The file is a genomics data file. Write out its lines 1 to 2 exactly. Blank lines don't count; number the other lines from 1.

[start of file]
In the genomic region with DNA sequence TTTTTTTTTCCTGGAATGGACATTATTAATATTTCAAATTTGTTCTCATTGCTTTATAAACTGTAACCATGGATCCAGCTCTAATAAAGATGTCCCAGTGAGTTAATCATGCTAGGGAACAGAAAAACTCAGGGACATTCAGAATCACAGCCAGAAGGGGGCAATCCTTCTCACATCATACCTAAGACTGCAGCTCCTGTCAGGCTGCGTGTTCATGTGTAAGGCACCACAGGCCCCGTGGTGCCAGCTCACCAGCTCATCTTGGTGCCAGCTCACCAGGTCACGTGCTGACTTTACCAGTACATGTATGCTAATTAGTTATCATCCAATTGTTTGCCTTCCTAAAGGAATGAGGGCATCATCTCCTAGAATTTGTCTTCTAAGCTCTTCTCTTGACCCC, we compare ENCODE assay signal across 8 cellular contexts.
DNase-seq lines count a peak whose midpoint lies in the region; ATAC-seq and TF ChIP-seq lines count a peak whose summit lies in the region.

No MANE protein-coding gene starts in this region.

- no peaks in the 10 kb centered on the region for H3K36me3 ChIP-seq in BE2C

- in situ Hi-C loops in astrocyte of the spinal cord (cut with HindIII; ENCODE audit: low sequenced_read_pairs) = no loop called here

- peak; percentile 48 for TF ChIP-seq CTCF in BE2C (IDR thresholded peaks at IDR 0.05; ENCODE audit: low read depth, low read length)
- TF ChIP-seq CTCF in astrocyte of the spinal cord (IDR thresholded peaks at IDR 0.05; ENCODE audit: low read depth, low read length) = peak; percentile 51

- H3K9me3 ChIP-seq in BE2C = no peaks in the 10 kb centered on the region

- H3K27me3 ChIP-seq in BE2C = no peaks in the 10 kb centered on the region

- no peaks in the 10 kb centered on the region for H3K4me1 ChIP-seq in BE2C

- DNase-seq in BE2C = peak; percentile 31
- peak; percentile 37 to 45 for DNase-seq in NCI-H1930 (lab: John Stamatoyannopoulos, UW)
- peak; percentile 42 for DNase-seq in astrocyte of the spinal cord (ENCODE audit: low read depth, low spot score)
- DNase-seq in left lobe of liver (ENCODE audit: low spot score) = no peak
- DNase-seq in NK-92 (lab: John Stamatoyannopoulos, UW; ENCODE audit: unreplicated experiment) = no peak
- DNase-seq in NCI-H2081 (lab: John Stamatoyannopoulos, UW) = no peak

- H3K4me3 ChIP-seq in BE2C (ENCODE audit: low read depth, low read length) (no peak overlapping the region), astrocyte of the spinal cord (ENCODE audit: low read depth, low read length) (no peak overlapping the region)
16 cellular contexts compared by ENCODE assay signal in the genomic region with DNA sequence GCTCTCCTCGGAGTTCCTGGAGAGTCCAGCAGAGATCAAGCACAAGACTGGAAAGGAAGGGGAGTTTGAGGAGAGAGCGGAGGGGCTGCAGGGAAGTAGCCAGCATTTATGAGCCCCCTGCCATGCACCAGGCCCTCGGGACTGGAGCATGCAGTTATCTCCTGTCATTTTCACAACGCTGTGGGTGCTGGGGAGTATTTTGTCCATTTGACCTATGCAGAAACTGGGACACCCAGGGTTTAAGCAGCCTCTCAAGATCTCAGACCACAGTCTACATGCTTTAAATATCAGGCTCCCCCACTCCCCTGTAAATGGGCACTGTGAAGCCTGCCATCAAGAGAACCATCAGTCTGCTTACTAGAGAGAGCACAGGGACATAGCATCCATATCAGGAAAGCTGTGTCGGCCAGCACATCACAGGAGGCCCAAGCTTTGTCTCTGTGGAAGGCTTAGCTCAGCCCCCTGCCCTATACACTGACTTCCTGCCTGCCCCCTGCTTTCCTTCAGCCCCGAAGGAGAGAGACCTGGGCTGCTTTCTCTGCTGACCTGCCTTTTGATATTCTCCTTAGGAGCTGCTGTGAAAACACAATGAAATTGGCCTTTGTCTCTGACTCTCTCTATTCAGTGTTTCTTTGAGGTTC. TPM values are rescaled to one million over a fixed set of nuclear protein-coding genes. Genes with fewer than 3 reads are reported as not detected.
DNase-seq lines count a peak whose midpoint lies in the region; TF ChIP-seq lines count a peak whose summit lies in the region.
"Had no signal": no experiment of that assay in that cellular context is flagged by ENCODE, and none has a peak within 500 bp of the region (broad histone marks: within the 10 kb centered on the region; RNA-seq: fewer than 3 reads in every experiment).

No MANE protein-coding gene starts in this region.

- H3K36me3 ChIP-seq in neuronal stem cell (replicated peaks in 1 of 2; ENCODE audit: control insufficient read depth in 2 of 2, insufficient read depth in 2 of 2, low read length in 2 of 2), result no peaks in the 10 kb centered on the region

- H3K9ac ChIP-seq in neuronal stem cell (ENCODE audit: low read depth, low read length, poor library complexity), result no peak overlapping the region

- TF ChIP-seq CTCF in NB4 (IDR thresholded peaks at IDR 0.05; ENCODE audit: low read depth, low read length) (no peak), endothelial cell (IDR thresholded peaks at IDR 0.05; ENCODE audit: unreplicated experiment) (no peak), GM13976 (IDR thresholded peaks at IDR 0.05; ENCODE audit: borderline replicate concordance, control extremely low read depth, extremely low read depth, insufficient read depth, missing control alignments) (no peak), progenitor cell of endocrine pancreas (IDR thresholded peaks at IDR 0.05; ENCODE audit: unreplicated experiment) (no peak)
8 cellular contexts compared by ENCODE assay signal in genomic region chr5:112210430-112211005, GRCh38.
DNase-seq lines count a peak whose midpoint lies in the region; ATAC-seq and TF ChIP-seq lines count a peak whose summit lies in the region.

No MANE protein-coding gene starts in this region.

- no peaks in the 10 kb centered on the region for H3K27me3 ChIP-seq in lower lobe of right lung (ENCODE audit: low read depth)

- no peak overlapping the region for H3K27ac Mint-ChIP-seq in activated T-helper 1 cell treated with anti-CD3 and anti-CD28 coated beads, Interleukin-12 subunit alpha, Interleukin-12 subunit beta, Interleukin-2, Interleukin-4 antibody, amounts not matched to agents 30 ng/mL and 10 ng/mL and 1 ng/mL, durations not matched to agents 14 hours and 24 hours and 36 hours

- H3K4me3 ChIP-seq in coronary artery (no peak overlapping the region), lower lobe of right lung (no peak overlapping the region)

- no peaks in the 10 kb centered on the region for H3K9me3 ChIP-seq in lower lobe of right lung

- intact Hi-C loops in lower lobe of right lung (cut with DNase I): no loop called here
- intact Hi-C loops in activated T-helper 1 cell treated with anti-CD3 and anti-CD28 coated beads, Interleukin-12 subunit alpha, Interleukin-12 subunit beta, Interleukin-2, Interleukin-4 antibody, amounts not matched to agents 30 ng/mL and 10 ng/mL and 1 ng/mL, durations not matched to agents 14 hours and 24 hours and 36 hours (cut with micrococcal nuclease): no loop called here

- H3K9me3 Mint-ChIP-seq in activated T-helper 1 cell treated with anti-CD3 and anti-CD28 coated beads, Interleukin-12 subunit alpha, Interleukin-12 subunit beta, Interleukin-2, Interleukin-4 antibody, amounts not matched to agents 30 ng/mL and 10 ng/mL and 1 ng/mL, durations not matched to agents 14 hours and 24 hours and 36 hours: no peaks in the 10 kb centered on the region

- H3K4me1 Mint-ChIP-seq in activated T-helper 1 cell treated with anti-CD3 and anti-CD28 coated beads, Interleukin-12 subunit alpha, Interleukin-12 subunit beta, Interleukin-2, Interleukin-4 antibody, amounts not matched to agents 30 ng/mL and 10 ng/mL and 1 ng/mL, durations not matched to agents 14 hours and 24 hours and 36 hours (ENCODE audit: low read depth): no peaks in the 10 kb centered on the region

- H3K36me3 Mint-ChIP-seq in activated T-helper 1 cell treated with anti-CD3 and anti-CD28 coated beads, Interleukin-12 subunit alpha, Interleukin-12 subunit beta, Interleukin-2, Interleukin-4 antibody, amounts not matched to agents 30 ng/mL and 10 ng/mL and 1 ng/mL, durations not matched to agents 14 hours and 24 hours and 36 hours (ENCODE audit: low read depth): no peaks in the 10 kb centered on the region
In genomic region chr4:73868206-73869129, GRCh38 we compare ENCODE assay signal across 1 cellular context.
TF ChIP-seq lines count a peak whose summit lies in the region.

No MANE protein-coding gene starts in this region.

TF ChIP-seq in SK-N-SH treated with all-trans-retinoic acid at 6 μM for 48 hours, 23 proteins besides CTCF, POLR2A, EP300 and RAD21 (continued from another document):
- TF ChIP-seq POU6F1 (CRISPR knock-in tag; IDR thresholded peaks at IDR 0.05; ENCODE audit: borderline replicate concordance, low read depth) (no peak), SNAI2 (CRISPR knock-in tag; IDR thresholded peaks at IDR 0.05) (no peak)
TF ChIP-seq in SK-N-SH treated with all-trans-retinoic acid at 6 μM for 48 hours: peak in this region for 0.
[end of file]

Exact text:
In the genomic region with DNA sequence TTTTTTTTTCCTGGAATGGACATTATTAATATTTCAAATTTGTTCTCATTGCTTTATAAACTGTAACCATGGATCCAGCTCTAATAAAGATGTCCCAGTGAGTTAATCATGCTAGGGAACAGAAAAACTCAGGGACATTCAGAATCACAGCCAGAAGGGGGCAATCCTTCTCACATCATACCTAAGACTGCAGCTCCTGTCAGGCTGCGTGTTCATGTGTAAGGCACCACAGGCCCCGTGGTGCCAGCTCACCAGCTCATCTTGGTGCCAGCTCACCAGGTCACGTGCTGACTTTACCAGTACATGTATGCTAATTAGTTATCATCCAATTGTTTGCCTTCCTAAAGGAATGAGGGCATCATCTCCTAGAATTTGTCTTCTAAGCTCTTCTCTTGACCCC, we compare ENCODE assay signal across 8 cellular contexts.
DNase-seq lines count a peak whose midpoint lies in the region; ATAC-seq and TF ChIP-seq lines count a peak whose summit lies in the region.